The techniques could translate into better patient outcomes without surgery, said lead author Dr. Bhavya Shah of the University of Texas Southwestern in Dallas in a statement released by the university.
"The benefit for patients is that we will be better able to target the brain structures that we want," he said. "And because we're not hitting the wrong target, we'll have fewer adverse effects."
Imprecise targeting of diseased brain tissue in Parkinson's or essential tremor patients can result in complications such as problems walking or slurred speech -- which tend to be temporary but can be permanent in 15% to 20% of cases, Shah and colleagues noted.
The basic protocol of MRI-guided HIFU is already approved by the U.S. Food and Drug Administration (FDA) for essential tremor and tremor-dominant Parkinson's disease, according to the university; it is based on standard MRI sequences that don't clearly identify the ventral intermediate nucleus, dentatorubrothalamic tract, and other deep brain nuclei, the team wrote.
In their review, the researchers outlined three new MRI techniques that improve MRI-guided HIFU's performance:
- Diffusion tractography, an FDA-approved method that creates 3D white-matter maps from diffusion-weighted imaging (DWI) -- which is an MRI sequence sensitive to water movement within tissues. "DWI can serve as an indirect measurement of anisotropy and structural organization of white matter," the group wrote.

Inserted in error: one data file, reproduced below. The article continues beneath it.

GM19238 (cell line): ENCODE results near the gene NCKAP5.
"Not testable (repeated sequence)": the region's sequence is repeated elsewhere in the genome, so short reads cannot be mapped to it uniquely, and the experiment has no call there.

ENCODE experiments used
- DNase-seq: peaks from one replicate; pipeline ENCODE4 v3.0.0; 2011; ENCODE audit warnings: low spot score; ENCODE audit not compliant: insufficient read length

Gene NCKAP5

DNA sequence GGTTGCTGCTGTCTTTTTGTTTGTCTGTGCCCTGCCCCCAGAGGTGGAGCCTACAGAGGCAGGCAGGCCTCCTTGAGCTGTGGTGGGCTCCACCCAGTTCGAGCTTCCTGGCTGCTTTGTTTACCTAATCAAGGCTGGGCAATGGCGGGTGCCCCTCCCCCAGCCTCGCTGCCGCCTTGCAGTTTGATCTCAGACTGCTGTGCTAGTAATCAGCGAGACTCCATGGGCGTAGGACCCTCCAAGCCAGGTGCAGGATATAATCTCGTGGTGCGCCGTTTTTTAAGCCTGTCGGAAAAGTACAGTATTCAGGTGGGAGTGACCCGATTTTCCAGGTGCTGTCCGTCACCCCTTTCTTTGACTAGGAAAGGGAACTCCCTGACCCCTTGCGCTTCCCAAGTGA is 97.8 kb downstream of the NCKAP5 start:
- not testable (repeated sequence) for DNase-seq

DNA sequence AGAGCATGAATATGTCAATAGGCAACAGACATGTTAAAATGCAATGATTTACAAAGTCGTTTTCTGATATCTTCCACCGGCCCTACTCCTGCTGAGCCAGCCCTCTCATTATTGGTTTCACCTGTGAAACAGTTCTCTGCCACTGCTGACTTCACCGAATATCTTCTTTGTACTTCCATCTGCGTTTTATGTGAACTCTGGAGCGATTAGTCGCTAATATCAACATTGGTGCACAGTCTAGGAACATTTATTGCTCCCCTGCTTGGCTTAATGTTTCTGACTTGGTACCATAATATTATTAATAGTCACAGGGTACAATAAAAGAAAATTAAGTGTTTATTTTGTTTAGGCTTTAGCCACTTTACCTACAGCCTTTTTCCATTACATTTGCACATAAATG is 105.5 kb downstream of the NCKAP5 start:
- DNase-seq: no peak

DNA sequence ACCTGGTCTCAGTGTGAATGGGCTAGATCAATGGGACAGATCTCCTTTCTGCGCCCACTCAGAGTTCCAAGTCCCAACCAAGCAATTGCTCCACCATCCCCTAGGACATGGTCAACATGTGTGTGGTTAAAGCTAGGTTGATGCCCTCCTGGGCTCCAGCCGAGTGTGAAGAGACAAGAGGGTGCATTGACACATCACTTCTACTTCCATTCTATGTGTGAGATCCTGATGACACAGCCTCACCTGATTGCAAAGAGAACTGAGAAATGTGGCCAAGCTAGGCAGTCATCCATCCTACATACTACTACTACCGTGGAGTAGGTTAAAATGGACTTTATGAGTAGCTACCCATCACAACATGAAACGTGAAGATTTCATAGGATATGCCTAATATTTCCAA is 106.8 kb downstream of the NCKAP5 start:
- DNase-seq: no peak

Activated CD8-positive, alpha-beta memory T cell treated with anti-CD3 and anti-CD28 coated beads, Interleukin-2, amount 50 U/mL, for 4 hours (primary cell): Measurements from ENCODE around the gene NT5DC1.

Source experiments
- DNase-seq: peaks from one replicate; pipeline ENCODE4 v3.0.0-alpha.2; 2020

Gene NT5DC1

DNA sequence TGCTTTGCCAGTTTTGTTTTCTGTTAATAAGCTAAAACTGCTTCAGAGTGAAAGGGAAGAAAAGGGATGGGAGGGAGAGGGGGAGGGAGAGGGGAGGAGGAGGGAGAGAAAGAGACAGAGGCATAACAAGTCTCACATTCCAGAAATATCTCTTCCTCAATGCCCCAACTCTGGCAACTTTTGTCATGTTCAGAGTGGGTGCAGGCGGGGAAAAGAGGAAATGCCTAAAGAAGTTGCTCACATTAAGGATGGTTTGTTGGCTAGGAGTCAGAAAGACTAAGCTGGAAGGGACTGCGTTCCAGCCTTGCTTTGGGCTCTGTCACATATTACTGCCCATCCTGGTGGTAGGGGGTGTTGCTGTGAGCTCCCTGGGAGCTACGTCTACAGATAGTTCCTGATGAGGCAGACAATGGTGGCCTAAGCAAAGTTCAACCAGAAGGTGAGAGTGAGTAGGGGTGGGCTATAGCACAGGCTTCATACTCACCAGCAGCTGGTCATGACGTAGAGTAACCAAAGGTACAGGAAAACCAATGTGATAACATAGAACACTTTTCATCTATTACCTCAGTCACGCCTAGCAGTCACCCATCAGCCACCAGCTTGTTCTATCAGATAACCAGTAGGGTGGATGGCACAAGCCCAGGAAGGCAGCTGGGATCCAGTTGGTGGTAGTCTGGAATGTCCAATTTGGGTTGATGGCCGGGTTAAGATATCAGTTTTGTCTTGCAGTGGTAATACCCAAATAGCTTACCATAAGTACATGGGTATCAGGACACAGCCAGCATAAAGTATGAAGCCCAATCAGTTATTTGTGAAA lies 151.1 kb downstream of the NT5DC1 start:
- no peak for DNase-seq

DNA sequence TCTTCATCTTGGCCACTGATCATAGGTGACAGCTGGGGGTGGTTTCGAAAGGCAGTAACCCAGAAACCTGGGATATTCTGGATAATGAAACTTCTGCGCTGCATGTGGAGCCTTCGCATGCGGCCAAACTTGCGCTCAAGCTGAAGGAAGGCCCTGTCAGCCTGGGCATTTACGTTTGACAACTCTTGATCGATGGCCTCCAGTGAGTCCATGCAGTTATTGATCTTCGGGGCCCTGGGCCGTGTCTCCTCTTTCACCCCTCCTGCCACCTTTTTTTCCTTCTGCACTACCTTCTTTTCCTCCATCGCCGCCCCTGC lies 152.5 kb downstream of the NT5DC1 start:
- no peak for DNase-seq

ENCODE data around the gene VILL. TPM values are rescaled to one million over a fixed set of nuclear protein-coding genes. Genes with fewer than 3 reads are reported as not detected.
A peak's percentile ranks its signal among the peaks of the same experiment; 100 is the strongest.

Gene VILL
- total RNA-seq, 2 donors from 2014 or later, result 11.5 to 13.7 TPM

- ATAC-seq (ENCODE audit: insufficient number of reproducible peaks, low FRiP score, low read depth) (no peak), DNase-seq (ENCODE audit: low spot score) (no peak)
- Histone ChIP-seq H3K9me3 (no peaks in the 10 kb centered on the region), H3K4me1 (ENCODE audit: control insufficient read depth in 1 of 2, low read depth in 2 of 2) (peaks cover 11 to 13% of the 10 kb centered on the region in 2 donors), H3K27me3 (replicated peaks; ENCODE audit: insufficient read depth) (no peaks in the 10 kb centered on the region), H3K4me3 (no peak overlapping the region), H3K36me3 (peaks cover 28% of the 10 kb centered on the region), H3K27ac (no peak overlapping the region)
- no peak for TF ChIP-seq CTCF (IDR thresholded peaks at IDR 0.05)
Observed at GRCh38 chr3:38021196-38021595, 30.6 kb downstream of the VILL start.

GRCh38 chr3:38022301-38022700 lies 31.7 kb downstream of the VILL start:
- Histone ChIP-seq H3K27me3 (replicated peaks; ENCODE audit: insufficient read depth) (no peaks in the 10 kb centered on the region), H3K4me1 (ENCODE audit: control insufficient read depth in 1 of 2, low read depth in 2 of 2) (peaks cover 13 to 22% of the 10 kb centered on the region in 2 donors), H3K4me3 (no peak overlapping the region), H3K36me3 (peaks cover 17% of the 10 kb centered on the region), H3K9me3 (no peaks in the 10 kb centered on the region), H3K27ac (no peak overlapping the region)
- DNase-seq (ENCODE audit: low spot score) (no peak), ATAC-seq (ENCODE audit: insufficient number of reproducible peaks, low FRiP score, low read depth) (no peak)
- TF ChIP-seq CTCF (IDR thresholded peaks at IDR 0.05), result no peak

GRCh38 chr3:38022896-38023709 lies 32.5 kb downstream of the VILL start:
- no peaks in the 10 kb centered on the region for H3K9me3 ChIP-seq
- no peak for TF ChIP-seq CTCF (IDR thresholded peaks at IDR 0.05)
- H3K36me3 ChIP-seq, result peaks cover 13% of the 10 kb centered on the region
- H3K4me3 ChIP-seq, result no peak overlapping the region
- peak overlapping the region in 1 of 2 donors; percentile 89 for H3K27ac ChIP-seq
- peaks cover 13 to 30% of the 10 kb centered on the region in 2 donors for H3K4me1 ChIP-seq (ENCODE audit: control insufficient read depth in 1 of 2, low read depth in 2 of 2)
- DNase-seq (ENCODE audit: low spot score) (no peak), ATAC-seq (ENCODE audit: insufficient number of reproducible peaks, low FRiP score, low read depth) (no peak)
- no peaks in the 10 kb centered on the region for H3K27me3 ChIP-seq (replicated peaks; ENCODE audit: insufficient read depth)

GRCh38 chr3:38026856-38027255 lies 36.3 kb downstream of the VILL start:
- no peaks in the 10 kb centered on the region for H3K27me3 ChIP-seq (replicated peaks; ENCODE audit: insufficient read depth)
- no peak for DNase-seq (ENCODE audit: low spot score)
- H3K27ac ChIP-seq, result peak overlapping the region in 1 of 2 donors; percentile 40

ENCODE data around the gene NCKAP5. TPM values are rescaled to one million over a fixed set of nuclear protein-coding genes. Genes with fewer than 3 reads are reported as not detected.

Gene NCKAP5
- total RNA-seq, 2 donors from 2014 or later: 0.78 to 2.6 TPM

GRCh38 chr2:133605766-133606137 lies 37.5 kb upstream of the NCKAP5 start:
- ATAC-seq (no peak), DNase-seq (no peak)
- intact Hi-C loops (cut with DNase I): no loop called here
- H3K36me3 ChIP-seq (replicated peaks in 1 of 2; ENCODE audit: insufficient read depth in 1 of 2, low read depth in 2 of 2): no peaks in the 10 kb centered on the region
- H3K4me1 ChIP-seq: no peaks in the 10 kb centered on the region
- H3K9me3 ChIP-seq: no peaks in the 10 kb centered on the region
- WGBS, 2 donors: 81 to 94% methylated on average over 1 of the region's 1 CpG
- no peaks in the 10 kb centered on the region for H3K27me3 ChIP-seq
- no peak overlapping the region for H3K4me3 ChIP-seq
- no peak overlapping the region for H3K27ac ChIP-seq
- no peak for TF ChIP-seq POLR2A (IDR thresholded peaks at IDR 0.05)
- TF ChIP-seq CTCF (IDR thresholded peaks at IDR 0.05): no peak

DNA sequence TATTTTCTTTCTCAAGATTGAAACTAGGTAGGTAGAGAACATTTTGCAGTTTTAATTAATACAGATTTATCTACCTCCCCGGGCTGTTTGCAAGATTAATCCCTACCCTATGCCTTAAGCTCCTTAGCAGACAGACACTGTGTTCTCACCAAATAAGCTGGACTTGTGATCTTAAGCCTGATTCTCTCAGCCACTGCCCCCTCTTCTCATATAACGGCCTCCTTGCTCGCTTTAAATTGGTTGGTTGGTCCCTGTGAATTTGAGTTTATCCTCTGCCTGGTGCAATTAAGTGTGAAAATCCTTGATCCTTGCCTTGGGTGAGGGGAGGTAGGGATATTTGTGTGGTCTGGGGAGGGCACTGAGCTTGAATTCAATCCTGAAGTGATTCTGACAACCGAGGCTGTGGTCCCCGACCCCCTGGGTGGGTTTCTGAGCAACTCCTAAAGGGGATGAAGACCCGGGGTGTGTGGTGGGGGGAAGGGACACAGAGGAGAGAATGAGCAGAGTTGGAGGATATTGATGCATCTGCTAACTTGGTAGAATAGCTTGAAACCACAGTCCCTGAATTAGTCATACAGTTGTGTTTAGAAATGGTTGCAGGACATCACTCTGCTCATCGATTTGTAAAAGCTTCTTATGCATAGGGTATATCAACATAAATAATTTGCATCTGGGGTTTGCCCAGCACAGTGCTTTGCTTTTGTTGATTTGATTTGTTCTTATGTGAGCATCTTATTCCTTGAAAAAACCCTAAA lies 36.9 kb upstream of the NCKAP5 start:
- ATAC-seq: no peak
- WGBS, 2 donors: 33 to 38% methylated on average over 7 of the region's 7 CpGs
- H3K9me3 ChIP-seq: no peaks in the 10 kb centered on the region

- Quantitative susceptibility mapping (QSM), which creates contrast in MRI images by identifying distortions in the magnetic field caused by iron or blood. "Recent studies have shown that QSM can delineate thalamic nuclei with superior detail when compared to other MRI sequences," Shah and colleagues wrote.
- Fast gray-matter acquisition T1 inversion recovery, which creates a "photo negative" of the MRI image, with white brain matter appearing dark and gray matter appearing white to show greater detail.
Diffusion tractography uses the movement of water molecules to identify tracts that connect different parts of the brain. It can be used to pinpoint the part of the thalamus to treat with focused ultrasound. Image courtesy of the University of Texas Southwestern Medical Center.
These techniques show promise in identifying diseased tissue caused by Parkinson's or essential tremor, the group wrote. In fact, Shah and colleagues plan to participate in a multicenter clinical trial with collaborators at the Mayo Clinic in Rochester, MN, testing the diffusion tractography method in patients, according to the university statement.
"These advancements should lead to improved clinical efficacy, a reduction of adverse effects, and a new era of noninvasive neural modulation based on the principles of circuit biology," the authors concluded.
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